The Assassination of Trotsky
The Assassination of Trotsky is a 1972 British historical drama film, directed by Joseph Losey with a screenplay by Nicholas Mosley. It stars Richard Burton as Leon Trotsky, as well as Romy Schneider and Alain Delon.
|The Assassination of Trotsky|
|Directed by||Joseph Losey|
|Produced by||Norman Priggen|
Josef Shaftel (executive producer)
|Written by||Nicholas Mosley|
|Music by||Egisto Macchi|
|Cinematography||Pasqualino De Santis|
|Edited by||Reginald Beck|
Dino de Laurentiis Cinematografica
Compagnia Internazionale Alessandra Cinematografica
|Distributed by||Cinerama Releasing Corporation|
|20 April 1972|
|Box office||561,109 admissions (France)|
Exiled from the Soviet Union in 1929, Leon Trotsky travels from Turkey to France to Norway, before arriving in Mexico in January 1937. The film begins in Mexico City in 1940, during a May Day celebration. Trotsky has not escaped the attention of the Soviet dictator of the Soviet Union, Joseph Stalin, who sends out an assassin named Frank Jacson. The killer decides to infiltrate Trotsky's house by befriending one of the young communists in Trotsky's circle.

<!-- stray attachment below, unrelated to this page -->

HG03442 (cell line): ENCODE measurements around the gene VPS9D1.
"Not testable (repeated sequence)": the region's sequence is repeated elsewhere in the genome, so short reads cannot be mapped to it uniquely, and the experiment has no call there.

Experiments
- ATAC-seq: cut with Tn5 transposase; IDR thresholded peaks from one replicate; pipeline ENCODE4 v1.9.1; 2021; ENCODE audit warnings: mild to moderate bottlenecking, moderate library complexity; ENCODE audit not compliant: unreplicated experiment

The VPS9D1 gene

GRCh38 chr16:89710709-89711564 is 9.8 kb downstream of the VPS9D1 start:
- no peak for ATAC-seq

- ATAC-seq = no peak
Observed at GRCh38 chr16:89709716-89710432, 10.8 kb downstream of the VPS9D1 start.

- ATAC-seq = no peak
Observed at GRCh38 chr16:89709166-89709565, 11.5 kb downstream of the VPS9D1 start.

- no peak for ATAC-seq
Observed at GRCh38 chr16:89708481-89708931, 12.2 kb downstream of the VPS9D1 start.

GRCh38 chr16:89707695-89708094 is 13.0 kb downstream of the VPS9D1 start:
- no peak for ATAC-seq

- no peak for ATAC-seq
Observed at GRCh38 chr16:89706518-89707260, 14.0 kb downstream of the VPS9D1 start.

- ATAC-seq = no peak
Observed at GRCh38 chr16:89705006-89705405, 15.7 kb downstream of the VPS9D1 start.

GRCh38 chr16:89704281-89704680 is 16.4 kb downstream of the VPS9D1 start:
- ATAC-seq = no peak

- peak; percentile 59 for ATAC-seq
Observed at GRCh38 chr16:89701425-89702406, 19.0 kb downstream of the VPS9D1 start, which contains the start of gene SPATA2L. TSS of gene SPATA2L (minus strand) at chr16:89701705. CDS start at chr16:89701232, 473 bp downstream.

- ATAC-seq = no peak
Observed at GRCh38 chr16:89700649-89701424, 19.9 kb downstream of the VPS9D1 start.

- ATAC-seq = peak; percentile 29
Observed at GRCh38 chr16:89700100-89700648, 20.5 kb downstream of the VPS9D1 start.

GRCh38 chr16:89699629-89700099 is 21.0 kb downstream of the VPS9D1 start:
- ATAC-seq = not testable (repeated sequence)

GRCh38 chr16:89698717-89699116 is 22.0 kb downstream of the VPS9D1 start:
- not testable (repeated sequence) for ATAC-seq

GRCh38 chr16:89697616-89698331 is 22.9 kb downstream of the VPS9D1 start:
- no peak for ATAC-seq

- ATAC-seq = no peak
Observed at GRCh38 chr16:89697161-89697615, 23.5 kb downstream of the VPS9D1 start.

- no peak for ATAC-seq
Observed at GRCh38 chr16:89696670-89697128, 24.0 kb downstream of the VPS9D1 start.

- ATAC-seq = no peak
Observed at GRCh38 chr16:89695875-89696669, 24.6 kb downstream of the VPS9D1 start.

- Richard Burton as Leon Trotsky
- Alain Delon as Frank Jacson
- Romy Schneider as Gita Samuels
- Valentina Cortese as Natalia Sedowa Trotsky
- Luigi Vannucchi as Ruiz
- Jean Desailly as Alfred Rosmer
- Simone Valère as Marguerite Rosmer
- Duilio Del Prete as Felipe
- Jack Betts as Lou (as Hunt Powers)
- Michael Forest as Jim
- Claudio Brook as Roberto
- Joshua Sinclair as Sam
- Giorgio Albertazzi as Commissioner
In 1965, Josef Shaftel optioned the novel The Great Prince Died by Bernard Wolfe. The film was a co-production between the French Valoria Company and Dino De Laurentiis. It was originally to be shot in England, but was eventually filmed in Rome. The movie used Isaac Don Levine's book The Mind of an Assassin as a source.
According to author Melvin Bragg, the director Joseph Losey was so drunk and tired that he relied on long monologues by Burton to carry the film, in some cases even forgetting what was in the script. Burton himself wrote that he, or the continuity girl, would have to remind Losey of things that would have caused continuity gaffes.
- Box office information for film at Box Office Story
- A. H. WEILER (27 June 1971). "Joseph Losey Looks at Trotsky: Joseph Losey". New York Times. p. D17.
- From staff reports and news dispatches. (3 September 1971). "Is It Worth a Trip to See?: Personalities". The Washington Post. p. B3.
- Bragg, Melvin (1988). Richard Burton: A Life. Little, Brown and Company. pp. 358, 379. ISBN 0-316-10595-3.
- Medved, Harry; Dreyfuss, Randy (1978). The Fifty Worst Films of All Time (And How They Got That Way). Popular Library. p. 31. ISBN 0-445-04139-0.